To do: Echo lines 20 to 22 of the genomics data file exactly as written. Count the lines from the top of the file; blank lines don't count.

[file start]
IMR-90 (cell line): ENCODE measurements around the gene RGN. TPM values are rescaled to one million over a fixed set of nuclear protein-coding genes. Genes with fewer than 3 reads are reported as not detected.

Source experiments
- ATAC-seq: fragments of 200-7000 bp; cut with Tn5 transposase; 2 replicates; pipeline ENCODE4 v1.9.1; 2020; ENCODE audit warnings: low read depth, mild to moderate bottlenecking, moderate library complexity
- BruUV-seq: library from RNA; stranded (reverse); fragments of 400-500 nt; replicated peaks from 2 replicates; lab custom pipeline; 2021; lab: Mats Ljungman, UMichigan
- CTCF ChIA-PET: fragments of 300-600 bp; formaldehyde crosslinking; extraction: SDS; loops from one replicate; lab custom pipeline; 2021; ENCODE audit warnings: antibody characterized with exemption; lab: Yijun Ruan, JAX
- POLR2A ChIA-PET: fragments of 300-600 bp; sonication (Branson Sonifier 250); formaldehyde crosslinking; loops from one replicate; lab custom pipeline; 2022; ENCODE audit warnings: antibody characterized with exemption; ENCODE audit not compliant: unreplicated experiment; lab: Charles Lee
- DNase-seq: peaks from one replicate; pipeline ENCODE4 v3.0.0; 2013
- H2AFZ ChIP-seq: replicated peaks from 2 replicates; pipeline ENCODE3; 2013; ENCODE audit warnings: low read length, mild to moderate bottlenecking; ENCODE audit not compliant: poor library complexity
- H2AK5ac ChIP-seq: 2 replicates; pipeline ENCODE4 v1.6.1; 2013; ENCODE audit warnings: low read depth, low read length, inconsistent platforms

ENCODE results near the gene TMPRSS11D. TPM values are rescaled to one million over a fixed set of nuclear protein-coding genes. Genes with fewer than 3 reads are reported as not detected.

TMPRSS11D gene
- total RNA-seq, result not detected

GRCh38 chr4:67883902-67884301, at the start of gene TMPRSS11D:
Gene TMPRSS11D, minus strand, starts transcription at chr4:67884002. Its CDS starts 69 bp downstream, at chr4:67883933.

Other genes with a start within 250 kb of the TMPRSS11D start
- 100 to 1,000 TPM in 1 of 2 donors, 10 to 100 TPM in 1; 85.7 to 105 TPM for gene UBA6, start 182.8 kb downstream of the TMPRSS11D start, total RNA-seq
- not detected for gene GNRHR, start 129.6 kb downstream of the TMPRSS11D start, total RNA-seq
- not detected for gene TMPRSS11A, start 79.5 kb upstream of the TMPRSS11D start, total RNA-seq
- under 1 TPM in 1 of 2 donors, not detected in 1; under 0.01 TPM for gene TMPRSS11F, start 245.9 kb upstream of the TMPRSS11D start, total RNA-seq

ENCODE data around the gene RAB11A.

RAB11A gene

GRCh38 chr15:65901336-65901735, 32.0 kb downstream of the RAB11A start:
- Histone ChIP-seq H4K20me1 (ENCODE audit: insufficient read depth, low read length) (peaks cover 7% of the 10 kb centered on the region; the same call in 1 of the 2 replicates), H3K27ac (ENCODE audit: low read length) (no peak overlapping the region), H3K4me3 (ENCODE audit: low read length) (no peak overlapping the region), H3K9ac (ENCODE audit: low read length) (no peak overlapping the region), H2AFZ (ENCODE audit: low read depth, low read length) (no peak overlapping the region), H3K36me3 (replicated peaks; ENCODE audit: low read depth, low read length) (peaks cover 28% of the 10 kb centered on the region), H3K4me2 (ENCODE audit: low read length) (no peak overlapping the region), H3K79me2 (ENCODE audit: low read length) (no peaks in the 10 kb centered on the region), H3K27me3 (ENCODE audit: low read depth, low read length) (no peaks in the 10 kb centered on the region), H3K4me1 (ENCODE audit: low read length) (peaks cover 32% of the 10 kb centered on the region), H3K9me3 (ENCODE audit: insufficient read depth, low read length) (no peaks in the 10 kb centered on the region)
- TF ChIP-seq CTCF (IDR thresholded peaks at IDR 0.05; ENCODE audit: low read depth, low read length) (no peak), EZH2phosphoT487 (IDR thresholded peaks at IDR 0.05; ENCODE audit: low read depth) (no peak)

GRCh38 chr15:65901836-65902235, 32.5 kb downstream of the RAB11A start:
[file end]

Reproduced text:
ENCODE data around the gene RAB11A.

RAB11A gene

GRCh38 chr15:65901336-65901735, 32.0 kb downstream of the RAB11A start: